- The experts also seek to unpack the commitments made by Heads of State during the United Nations High-Level Meeting (UNHLM) held in New York in September
- Kenya is still ranked high among the 30 countries that contribute to 80 per cent of the global TB burden, and is ranked fourth in Africa after South Africa, Nigeria and Ethiopia
Health experts from the African region who are dealing with tuberculosis are holding a high-level meeting in Nairobi.
The two-day meeting is bringing together experts from more than 15 countries in the region to among others take stock of the progress made in the fight against TB on the continent.
The high-level meeting is being hosted by Stop TB Partnership Kenya in collaboration with QIAGEN, a leading innovator in TB treatment solutions.
The experts also seek to unpack the commitments made by Heads of State during the United Nations High-Level Meeting (UNHLM) held in New York in September.
According to the National Coordinator of Stop TB Partnership Kenya Evelyne Kibuchi, the key focus of the meeting is the commitment by Heads of State to TB prevention.
Stop TB Partnership Kenya is an organisation that supports the national TB programme in disease response through advocacy.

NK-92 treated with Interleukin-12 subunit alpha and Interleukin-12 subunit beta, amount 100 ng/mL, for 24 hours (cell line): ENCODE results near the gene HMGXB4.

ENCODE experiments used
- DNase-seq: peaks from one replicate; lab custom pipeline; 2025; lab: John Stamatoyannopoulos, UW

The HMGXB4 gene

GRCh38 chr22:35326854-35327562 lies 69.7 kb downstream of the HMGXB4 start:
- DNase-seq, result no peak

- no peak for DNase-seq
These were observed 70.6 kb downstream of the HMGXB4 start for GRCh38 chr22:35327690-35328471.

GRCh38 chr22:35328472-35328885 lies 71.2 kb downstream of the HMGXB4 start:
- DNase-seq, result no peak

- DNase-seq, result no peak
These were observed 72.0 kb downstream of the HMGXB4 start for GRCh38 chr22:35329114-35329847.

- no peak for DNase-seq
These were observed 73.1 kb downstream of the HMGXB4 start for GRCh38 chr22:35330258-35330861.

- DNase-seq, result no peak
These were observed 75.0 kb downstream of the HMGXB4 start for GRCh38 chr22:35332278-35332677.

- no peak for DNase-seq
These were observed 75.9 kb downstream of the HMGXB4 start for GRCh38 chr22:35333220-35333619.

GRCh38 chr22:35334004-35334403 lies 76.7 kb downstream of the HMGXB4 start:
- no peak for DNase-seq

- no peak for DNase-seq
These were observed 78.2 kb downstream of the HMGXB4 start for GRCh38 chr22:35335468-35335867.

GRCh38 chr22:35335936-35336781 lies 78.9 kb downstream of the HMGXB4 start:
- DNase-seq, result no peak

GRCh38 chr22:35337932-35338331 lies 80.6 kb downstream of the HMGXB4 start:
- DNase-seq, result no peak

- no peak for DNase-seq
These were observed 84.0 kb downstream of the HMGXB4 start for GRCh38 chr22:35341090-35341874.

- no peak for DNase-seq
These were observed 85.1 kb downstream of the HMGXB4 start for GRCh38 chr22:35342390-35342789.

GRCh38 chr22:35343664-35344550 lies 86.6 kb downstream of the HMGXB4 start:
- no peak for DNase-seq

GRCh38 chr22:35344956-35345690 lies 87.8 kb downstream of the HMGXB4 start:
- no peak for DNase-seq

“It is a meeting of experts from the African region who are dealing with TB. The agenda is to unpack the commitments that were endorsed by the Heads of State in New York on September 22 and we are particularly focusing on the commitment on prevention,” Kibuchi said.
“There was a political declaration that was signed and Kenya was represented by the Cabinet Secretary and the leaders committed that they are going to support countries that are heavily burdened by TB and Kenya is one of the countries,” she added.
Kenya is still ranked high among the 30 countries that contribute to 80 per cent of the global TB burden and is ranked fourth in Africa after South Africa, Nigeria and Ethiopia.
The Head, of regional marketing for QIAGEN Jacqueline Karachi has acknowledged that the fight against TB in the country requires collaborations between the government, the NGOs and the private sector.
She has noted that such forums which bring together experts from across the continent provide an avenue to point out the successes and challenges in the fight against TB.
“The forum brings the stakeholders in one room to point out their successes, more than they are pointing out their challenges because we have gone a long way on the African continent and we need to share and learn from each other in the efforts that they have made,” Karachi said.
Kenya in September joined the global community in the commitment to end Tuberculosis by 2030.
The world leaders launched the Coalition of Leaders to End Tuberculosis in an event in which Kenya was represented by Health CS Susan Nakhumicha on behalf of President William Ruto.
The event which was held at the United Nations Headquarters in New York coincided with the UNGA High-Level Meeting on Tuberculosis.
The launch of the Coalition of Leaders to End TB is seen as a crucial step toward mobilizing global action and investments needed to accelerate TB control efforts and meet the targets outlined in the Global Plan to End TB by 2030.